NFL Films has provided a much more clear angle of the fact that Bradberry did indeed hold the jersey of Chiefs receiver JuJu Smith-Schuster.

Bradberry admitted immediately after the game that he held Smith-Schuster, but that Bradberry simply hoped he’d get away with it. He didn’t. He shouldn’t have.

Why are people still insisting that the officials should have ignored a clear violation of the rules?

Why are people still insisting that the officials should have ignored a clear violation of the rules? The answer could hardly be more obvious. Because the officials had ignored it, and ignored similar violations, for the previous 58 minutes and 6 seconds. The more interesting question is this: why are Florio and other NFL-financed media whores are out in force defending the obvious and indefensible? The answer is because the thumb on the scale is becoming undeniable to even the average fan.

When casual observes like me can reliably and correctly identify which team will be the beneficiary of the referee’s calls before the first half of the first quarter is complete, the league has a problem. Unfortunately, instead of admitting that it has its officials put a thumb on the scale in order to a) keep televised games close and b) further the league’s favored narrative and either stopping the practice or defending its benefits, the NFL is choosing to try gaslighting its fans.

I, for one, am not going to argue that a 55-10 championship game, such as Super Bowl XXIV, is to be preferred in any way to the modern games with the thumb on the scale. It’s not an accident that so many regular season and playoff games are close these days; the phantom “roughing the passer call” against the Giants at the end of the game against the Vikings was as egregious as the officials stopping the clock on a non-existent substitution to permit Andy Reid’s challenging of a pass that had been complete.

Notice that Florio isn’t talking about that. Anyhow, the league should be informed that playing dumb is really not an effective defense in these circumstances.


Just Admit it Already

I was extremely skeptical that Damar Hamlin was alive and well from the moment of “his” appearance at the AFC divisional playoff game in Buffalo, in which “he” appeared to be too short and too slight to be the real Damar Hamlin. Now the smoking gun appears to have been found, which is Hamlin’s Pittsburgh tattoo that commemorates his collegiate career at Pitt.

The tattoo quite clearly isn’t there on the “Damar Hamlin” who appeared at the Super Bowl. I also suspect that the shades were being worn by the individual attending the Super Bowl because there is something observably different about the shape of his eyes. And while the blasphemous jacket both attracted attention and covered Hamlin’s arm tattoos, it appears someone forgot about the neck tattoo.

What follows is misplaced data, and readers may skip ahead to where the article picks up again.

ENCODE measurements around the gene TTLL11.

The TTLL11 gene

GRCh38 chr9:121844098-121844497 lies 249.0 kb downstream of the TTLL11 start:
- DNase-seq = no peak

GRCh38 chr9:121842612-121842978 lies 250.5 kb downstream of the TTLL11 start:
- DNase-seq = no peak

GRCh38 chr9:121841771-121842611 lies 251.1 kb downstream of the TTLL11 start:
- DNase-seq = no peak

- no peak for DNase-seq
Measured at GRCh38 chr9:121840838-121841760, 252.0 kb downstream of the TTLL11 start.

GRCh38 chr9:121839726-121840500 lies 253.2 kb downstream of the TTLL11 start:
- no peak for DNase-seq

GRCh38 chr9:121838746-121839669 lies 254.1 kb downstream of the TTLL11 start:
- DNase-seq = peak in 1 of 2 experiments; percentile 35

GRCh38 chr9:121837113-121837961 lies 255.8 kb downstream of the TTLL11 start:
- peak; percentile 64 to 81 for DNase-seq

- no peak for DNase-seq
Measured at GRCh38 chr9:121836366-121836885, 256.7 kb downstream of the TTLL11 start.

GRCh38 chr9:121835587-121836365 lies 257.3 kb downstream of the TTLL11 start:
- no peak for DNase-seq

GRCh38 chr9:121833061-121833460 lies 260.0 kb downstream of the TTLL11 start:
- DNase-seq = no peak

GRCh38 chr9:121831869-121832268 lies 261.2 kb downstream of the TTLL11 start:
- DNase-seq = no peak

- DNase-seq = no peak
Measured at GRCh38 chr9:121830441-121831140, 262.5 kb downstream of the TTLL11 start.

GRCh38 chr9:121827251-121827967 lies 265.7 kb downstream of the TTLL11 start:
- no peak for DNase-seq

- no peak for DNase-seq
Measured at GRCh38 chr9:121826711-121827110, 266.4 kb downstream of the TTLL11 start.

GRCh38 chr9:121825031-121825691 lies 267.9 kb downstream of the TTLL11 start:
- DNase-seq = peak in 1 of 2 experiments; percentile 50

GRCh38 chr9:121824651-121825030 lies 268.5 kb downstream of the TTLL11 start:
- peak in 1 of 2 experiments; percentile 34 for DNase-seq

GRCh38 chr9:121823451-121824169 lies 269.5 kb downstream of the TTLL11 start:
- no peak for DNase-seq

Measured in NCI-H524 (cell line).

It’s not the first time. The media announced that Hamlin got a new hand tattoo in February, before the Super Bowl, after “conspiracy theorists” noticed that the individual who attended the AFC playoff game between the Bills and the Bengals on January 22, 2023 was missing the hand tattoos previously observed on the hand of Damar Hamlin.


Write More in the Book

This is a great article about Joe Montana that is more about aging, accomplishment, and legacy than it is about football.

“Every player in history wants to write more in the book,” Young says. “I think about that all the time.”

His voice gets softer.

“No matter how much you write,” he says, “you want to write more.”

“The day you retire you fall of a cliff,” he says. “You land in a big pile of nothing. It’s a wreck. But it’s more of a wreck for people who have the biggest book.”

It’s one thing to understand that there is always going to be someone bigger, smarter, faster, richer, more attractive, or more successful. One of my psychological advantages over the course of my life is that I always understood that and was entirely comfortable with it. I’ve never been the best at anything I’ve done; even on the various occasions that I was a champion my accomplishments were overshadowed by the previous champion or by my teammates.

My best friend is smarter. My brothers are better-looking. My bandmate is far more talented and has a much better voice. I wasn’t even the MVP of the conference-winning team for which I was the leading scorer and scored in every game. So be it. Things are precisely what they are, and all any of us can do is the best that we can. Comparisons with others are not only futile, they are irrelevant, because life outside the ring, the track, or the field is not a competition.